OBJECTIVES: Irreversible electroporation (IRE) is a new ablation technique that relies on high-voltage electrical pulses. This clinical study evaluates the pathological response of colorectal liver metastases (CRLM) treated with IRE and the clinical safety and feasibility.
METHODS: Ten patients with resectable CRLM were included. During laparotomy, the metastases were treated with IRE and resected 60 min later. Safety and feasibility were assessed based on adverse events, laboratory values, technical success and intra-operative ultrasound findings. Tissue response was assessed using triphenyl tetrazolium chloride (TTC) vitality staining and (immuno)histochemical stainings (HE, complement-3d and caspase-3).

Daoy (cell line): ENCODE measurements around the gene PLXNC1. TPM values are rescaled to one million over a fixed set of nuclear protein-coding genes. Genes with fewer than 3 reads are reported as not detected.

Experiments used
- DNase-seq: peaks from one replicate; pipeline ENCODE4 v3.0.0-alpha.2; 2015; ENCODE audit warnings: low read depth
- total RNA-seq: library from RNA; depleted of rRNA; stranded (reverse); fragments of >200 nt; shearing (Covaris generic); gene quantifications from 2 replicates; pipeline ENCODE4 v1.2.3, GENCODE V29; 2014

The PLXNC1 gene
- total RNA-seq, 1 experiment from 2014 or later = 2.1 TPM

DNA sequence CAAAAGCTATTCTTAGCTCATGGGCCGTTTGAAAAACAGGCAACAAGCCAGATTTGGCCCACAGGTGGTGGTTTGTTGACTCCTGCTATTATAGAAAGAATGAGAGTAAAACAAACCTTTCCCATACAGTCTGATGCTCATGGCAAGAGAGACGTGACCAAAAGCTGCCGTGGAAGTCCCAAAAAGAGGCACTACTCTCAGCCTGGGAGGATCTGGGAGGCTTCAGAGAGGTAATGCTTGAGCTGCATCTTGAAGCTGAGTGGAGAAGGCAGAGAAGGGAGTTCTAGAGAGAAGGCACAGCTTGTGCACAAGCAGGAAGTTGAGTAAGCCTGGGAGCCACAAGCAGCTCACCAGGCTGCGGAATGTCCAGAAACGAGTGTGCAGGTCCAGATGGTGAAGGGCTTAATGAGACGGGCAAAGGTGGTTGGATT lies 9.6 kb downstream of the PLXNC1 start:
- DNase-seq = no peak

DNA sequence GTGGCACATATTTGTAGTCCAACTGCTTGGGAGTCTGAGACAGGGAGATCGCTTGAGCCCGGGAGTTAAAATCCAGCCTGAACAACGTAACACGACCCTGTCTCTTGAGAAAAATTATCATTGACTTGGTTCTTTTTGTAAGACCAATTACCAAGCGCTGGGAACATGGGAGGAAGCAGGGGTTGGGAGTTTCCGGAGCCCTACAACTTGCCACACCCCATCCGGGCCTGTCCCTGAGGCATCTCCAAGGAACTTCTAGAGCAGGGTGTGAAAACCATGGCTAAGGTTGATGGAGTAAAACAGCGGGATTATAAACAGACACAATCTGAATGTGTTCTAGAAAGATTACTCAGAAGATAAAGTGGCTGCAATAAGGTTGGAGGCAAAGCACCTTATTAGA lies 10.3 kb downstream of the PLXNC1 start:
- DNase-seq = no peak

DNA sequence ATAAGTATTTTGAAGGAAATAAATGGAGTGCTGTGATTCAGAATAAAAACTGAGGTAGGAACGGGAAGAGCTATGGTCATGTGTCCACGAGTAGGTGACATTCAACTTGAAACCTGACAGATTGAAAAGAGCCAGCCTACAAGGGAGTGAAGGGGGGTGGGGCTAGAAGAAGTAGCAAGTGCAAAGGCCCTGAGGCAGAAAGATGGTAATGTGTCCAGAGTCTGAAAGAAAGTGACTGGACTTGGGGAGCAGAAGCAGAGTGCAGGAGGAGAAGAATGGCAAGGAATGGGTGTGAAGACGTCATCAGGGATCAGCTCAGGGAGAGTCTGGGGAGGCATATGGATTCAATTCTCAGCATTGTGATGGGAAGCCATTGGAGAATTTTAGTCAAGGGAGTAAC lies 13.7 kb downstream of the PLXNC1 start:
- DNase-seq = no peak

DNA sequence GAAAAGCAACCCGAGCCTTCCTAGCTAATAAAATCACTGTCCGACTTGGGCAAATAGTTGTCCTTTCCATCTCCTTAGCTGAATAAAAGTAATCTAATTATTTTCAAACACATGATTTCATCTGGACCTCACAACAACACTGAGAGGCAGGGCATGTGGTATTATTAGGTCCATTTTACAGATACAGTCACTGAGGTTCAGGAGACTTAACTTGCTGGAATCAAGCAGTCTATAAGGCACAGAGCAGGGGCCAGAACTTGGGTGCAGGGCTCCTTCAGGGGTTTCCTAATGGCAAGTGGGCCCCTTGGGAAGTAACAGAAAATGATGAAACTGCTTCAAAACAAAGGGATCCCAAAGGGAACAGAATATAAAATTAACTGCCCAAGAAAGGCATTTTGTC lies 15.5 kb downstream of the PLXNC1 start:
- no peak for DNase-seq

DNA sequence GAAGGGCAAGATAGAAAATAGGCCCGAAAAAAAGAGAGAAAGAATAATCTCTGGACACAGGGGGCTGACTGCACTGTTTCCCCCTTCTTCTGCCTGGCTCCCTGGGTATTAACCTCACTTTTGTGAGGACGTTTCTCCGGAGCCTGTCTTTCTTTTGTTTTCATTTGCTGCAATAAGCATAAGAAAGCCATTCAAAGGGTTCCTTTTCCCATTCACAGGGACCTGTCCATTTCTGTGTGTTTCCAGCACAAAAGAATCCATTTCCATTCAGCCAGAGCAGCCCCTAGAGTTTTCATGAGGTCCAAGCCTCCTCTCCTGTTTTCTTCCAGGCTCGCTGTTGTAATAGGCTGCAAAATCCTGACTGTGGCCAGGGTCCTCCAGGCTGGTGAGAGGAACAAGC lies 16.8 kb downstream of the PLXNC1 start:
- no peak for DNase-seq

RESULTS: Ten lesions with a mean diameter of 2.4 cm were successfully electroporated and resected, on average, 84 min later (range 51-153 min). One minor transient cardiac arrhythmia occurred during IRE. Ultrasound showed a sharply demarcated hypoechoic ablation zone around the tumour. TTC showed avitality of all lesions, covering the complete tumour in 8/10 lesions. Although immunohistochemistry proved heterogeneous and difficult to interpret within the tumours, it confirmed irreversible cell damage in the tumour-free margin of all specimens.
CONCLUSIONS: This ablate-and-resect study demonstrated avitality caused by IRE of CRLM in humans. Further characterisation of tissue- and tumour-specific electrical properties is warranted to improve ablation protocols for maximised tissue ablation.
KEY POINTS: • Irreversible electroporation induces cell death in colorectal liver metastases within 1 h. • The ablation zone shows a sharp demarcation between avital and vital tissue. • Apoptosis is involved in cell death of colorectal liver metastases after IRE. • Effects of IRE can be monitored real-time using intraoperative ultrasound. • Local electrical heterogeneities of tumour tissue may require tumour-specific ablation protocols.